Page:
For colocalization experiments, full-length PCDH1 and ZnT1 cDNAs were used to generate green fluorescent protein (GFP) fusion constructs. Due to the unusually large size of AHNAK coding sequence (16.9 kb), a fusion construct was obtained from a fragment encoding amino acids 3926 to 5643 (Fig. (Fig.3A),3A), which contains the C-terminal domain required for proper AHNAK subcellular localization (45). HaCaT cells were cotransfected with an E8a-hcRed construct (red fluorescence), together with GFP-AHNAK3926-5643, GFP-PCDH1, or GFP-ZnT1 construct (green fluorescence). Each of the three E8-interacting proteins showed colocalization with E8 (yellow staining), mainly in cytoplasmic and perinuclear vesicles (Fig. (Fig.55).
No functional relationship has been reported thus far between AHNAK, PCDH1, and ZnT1. We sought to determine whether these proteins could be part of a common complex. Immunoprecipitation experiments were performed after cotransfection of HEK-293T cells with plasmids encoding flagged full-length PCDH1 and GFP-tagged full-length ZnT1. The AHNAK-specific antibody anti-KIS (56) was used to detect endogenous AHNAK protein (Fig. (Fig.6A).6A). No interaction was observed between AHNAK and PCDH1 or between AHNAK and ZnT1 (Fig. (Fig.6A).6A). In contrast, GFP-ZnT1 fusion protein was detected in flag-PCDH1 immunoprecipitates but not in immunoprecipitates obtained from control cells (Fig. (Fig.6B).6B). Conversely, GFP-PCDH1 was detected as a faint band in flag-ZnT1 immunoprecipitates (data not shown).
We next sought to determine whether E8 could interfere with the formation of the ZnT1-PCDH1 complex. The amount of GFP-ZnT1 detected in flag-PCDH1 immunoprecipitates was reduced in the presence of E8 protein (Fig. (Fig.6B),6B), and cotransfection of cells with increasing amounts of E8-expressing vector showed that E8 inhibited ZnT1-PCDH1 interaction in a dose-dependent manner (Fig. (Fig.6C).6C). These findings show for the first time that the ZnT1 and PCDH1 transmembrane proteins can form a complex, and establish that E8 interferes with ZnT1-PCDH1 interaction.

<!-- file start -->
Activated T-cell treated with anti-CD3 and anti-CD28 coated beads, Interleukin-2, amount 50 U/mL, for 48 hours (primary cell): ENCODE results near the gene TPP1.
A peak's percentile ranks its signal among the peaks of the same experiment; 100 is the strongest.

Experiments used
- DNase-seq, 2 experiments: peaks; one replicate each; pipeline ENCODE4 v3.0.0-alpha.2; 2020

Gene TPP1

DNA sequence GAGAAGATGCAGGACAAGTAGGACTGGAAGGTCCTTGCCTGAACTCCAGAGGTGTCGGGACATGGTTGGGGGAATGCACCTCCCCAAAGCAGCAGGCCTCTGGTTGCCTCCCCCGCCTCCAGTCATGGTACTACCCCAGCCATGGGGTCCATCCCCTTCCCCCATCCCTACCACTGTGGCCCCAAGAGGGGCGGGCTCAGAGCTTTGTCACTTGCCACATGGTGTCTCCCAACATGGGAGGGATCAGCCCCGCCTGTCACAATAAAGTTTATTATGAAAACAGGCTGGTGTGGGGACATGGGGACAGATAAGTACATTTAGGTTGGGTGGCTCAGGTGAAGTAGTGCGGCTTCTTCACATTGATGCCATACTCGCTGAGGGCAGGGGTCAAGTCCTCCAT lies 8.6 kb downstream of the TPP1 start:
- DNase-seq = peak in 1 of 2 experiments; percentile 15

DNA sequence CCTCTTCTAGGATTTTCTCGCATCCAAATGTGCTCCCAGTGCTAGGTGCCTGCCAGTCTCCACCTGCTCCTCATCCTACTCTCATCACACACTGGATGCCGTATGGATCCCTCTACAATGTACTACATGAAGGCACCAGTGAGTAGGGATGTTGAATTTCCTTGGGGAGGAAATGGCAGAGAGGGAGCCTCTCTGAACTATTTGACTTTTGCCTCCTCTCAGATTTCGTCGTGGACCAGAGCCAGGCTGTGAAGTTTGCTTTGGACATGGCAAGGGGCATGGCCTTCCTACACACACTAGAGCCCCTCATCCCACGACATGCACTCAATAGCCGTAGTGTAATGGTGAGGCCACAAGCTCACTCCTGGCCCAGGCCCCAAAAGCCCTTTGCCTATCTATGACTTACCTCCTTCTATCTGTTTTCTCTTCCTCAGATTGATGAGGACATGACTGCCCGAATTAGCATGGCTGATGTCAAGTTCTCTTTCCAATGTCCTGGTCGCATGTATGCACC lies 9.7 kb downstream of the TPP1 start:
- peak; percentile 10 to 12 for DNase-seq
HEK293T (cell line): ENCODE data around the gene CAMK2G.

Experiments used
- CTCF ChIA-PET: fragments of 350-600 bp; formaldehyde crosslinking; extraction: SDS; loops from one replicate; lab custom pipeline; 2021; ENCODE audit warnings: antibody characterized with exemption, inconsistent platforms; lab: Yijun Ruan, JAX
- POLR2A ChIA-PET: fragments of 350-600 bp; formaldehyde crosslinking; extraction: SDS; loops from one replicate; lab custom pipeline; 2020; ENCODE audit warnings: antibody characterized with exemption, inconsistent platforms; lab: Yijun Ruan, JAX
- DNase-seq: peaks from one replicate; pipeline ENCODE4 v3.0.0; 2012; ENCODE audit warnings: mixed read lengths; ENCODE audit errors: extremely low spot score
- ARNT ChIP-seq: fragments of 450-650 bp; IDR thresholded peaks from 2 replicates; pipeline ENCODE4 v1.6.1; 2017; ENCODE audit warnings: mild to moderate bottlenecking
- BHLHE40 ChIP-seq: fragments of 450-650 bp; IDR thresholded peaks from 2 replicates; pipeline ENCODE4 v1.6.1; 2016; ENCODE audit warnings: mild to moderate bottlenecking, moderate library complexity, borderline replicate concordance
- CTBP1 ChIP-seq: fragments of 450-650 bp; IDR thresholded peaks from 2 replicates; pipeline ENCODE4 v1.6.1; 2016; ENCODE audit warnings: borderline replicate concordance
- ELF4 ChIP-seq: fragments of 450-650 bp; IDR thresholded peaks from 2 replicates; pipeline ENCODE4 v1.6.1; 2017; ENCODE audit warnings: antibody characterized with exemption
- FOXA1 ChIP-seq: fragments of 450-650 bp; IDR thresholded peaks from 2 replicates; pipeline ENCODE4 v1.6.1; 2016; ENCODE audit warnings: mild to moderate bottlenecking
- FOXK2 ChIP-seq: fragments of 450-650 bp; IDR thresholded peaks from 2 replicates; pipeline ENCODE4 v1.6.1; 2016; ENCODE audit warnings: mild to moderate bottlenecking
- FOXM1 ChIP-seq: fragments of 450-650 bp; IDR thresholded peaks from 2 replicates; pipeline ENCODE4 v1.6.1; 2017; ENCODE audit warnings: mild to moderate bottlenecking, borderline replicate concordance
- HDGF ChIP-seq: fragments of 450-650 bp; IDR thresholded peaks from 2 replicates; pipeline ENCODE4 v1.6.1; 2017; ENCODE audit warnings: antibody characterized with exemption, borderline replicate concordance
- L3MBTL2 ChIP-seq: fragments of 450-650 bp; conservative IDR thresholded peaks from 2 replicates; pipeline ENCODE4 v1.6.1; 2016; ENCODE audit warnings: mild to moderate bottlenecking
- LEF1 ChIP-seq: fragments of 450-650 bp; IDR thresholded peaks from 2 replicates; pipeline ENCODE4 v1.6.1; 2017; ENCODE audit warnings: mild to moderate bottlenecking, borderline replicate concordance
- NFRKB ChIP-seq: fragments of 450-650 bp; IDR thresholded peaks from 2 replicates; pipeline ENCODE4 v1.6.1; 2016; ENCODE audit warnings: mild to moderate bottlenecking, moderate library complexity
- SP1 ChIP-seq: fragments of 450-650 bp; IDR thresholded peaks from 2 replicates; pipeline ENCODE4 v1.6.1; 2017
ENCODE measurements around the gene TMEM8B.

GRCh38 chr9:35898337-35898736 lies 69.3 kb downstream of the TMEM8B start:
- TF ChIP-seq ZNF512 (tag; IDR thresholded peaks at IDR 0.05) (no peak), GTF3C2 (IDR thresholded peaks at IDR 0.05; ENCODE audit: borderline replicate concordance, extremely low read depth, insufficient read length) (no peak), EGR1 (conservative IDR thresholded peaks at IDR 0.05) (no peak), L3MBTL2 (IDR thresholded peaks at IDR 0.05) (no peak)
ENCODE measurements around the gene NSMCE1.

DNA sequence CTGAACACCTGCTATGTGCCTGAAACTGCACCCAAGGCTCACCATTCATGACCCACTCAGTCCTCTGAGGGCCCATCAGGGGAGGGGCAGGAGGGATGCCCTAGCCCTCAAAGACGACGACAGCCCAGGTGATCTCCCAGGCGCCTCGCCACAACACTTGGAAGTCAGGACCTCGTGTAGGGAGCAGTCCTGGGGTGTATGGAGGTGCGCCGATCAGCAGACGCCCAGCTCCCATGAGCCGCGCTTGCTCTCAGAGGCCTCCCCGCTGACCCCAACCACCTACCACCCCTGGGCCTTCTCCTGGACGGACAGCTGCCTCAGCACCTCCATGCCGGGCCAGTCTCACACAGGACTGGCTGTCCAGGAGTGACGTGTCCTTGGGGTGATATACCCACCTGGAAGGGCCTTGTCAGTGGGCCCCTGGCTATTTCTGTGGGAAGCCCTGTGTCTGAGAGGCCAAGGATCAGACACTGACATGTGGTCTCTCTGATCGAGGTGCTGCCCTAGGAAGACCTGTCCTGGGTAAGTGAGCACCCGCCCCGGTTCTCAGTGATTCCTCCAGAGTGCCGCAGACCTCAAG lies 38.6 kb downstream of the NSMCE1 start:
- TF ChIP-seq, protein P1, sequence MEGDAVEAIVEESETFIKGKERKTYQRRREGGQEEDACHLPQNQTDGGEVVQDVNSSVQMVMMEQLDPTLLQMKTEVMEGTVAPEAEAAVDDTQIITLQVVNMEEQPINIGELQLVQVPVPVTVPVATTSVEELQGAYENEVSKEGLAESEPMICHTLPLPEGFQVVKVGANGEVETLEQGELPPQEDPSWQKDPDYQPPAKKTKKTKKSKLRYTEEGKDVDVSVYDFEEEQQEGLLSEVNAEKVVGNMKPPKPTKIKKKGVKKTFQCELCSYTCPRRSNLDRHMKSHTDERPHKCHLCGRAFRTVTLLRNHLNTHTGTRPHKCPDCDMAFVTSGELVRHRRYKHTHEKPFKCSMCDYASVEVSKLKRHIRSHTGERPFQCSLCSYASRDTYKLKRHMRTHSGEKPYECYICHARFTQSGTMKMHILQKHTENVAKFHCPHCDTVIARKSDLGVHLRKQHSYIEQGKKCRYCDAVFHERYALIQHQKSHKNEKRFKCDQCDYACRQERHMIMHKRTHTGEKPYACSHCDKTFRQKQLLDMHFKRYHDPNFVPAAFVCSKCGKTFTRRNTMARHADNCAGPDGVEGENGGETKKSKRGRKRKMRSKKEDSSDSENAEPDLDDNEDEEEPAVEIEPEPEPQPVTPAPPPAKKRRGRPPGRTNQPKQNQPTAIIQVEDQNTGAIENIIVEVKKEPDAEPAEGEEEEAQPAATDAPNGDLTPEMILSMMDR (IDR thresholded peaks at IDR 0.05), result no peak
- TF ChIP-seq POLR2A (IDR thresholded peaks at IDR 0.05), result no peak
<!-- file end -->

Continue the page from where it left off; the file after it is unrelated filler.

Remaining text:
Previous studies showed that HPV16 E5 enhances EGF-dependent ERK/MAPK signaling and increases the transcription of early response genes such as c-jun and c-fos in both EGF-dependent and EGF-independent manners (20). We first sought to determine whether CRPV E8 could potentiate EGF-dependent MAPK signaling. HEK-293T cells were transiently transfected with a construct expressing untagged CRPVa E8 or, as a control, the HPV16 E5 protein, and treated with EGF for 10 min. Cell extracts were then immunoblotted with an antibody specific for the active phosphorylated form of ERK1/2. CRPV E8 induced a marked increase in ERK1/2 phosphorylation upon EGF treatment, but no ERK1/2 activation was observed without ligand treatment (Fig. (Fig.7A).7A). Similar results were obtained with cells transfected with the HPV16 E5 gene, in agreement with previous reports (12).
We next investigated to what extent E8 modulates the transcriptional activity of AP-1 Jun/Fos complexes by using a reporter construct encoding the luciferase gene driven by the AP-1 responsive element of the matrix metalloprotease 1 promoter (MMP1-luc). Cells expressing CRPVa E8 (E8a) or CRPVb E8 (E8b) protein showed a strong AP-1 activation after overnight treatment with EGF (11- and 11.2-fold, respectively) compared to EGF-treated control cells (Fig. (Fig.7B).7B). Cells expressing HPV16 E5 protein (16 E5) showed a sevenfold AP-1 activation. Moderate AP-1 activation was observed in the absence of EGF treatment in cells expressing E8a (4.4-fold) or E8b (3.9-fold), as also observed in cells expressing HPV16 E5 (2.1-fold) (Fig. (Fig.7B).7B). Together, these data indicate that CRPV E8 strongly enhances EGFR signaling to the nucleus but also leads to a moderate AP-1 activation through an EGF-independent signaling pathway.